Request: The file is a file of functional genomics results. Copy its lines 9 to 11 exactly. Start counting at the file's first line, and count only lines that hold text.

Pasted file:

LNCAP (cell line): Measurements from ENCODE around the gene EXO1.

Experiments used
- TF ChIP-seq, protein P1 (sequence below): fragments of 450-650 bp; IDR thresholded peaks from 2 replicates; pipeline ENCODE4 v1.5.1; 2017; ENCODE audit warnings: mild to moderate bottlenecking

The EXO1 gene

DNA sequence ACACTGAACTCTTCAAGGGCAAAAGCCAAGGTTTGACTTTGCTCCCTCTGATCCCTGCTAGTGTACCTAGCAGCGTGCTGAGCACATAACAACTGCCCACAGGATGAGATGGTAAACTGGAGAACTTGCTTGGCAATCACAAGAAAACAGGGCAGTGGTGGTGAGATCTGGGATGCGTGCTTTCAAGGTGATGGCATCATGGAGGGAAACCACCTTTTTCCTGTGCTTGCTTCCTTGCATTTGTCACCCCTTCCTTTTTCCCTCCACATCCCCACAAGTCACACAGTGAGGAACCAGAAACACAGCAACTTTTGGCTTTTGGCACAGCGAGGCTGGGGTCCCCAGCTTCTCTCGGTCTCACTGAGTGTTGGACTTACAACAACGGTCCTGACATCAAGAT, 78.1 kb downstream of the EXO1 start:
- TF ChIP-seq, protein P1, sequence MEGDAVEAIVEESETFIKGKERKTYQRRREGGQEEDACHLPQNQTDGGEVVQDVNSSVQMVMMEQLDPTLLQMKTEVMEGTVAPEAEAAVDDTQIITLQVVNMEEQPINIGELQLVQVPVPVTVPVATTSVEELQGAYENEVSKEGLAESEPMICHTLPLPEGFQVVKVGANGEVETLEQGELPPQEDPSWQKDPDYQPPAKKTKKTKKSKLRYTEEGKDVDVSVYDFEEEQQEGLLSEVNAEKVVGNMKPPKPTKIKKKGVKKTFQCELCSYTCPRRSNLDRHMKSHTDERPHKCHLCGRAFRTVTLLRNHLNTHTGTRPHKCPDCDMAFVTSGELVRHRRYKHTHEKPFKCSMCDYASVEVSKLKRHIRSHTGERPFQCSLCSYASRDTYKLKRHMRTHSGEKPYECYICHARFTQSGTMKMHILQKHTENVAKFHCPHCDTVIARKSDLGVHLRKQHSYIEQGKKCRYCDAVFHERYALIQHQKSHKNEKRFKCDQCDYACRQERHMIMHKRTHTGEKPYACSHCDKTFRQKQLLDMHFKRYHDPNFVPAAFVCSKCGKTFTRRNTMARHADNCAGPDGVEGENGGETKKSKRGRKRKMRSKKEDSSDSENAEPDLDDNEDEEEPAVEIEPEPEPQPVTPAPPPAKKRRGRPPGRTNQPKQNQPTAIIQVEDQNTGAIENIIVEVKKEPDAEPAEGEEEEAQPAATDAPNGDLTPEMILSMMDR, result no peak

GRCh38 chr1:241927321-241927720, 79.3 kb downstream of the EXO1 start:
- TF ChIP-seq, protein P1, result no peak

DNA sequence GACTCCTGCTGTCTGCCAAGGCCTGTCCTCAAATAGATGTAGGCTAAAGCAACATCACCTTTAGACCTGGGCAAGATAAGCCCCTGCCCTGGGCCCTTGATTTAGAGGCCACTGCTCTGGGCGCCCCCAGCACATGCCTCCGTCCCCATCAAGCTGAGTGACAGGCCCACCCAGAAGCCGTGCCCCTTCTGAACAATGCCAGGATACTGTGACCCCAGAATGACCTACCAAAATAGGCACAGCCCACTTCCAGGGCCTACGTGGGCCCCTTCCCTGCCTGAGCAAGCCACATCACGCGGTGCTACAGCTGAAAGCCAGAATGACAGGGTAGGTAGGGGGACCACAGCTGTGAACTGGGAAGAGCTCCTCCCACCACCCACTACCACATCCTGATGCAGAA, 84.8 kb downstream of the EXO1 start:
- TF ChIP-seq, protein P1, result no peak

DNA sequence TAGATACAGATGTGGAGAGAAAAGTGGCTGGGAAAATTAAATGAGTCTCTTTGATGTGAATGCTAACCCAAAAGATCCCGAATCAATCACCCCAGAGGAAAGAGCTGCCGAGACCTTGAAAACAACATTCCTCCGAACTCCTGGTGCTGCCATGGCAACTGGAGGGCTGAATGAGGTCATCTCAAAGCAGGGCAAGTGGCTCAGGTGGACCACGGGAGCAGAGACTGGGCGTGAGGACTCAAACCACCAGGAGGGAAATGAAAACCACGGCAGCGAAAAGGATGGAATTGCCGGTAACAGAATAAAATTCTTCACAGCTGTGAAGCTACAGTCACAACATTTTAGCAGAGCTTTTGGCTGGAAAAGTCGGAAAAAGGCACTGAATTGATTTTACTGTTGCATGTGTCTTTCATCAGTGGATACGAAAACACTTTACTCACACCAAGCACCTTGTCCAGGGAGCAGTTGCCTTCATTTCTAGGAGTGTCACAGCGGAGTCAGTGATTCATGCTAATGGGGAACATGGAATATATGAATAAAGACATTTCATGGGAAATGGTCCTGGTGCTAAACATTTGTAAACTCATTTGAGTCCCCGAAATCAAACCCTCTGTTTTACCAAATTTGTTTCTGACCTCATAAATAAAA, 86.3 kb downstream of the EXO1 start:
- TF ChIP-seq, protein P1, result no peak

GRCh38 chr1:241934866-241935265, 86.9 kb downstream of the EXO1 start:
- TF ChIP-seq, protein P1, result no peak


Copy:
DNA sequence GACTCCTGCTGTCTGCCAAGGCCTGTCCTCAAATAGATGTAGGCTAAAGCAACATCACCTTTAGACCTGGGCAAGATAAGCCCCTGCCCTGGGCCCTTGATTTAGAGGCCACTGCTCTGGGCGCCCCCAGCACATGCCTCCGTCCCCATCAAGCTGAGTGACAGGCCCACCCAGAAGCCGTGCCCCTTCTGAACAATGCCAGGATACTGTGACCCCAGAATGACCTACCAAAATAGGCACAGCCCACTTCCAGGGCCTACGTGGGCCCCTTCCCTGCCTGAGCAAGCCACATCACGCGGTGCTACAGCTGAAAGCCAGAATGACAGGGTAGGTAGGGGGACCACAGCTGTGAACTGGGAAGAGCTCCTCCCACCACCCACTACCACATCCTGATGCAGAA, 84.8 kb downstream of the EXO1 start:
- TF ChIP-seq, protein P1, result no peak

DNA sequence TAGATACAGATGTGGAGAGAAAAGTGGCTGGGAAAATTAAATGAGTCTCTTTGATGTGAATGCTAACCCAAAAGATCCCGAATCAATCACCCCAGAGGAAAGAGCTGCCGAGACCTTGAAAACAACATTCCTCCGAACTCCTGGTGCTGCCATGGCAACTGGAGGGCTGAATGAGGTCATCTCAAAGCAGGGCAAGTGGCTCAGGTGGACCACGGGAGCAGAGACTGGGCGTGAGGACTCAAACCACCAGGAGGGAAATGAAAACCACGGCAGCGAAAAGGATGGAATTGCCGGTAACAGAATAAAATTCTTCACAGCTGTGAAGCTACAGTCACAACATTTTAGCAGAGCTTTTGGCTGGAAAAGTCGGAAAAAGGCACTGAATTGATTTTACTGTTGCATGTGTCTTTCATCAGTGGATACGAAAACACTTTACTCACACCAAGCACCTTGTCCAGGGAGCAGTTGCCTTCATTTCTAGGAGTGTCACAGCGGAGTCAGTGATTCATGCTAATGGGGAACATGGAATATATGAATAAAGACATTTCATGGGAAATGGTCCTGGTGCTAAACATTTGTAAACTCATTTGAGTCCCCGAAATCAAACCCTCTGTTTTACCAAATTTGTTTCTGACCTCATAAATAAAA, 86.3 kb downstream of the EXO1 start: